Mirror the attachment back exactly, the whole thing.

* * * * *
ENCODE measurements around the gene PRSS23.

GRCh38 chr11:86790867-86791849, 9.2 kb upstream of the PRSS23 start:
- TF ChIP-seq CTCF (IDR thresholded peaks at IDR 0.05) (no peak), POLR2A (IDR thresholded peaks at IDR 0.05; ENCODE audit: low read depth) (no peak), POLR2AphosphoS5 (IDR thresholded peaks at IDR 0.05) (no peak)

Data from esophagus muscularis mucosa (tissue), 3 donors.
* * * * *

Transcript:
ENCODE measurements around the gene PRSS23.

GRCh38 chr11:86790867-86791849, 9.2 kb upstream of the PRSS23 start:
- TF ChIP-seq CTCF (IDR thresholded peaks at IDR 0.05) (no peak), POLR2A (IDR thresholded peaks at IDR 0.05; ENCODE audit: low read depth) (no peak), POLR2AphosphoS5 (IDR thresholded peaks at IDR 0.05) (no peak)

Data from esophagus muscularis mucosa (tissue), 3 donors.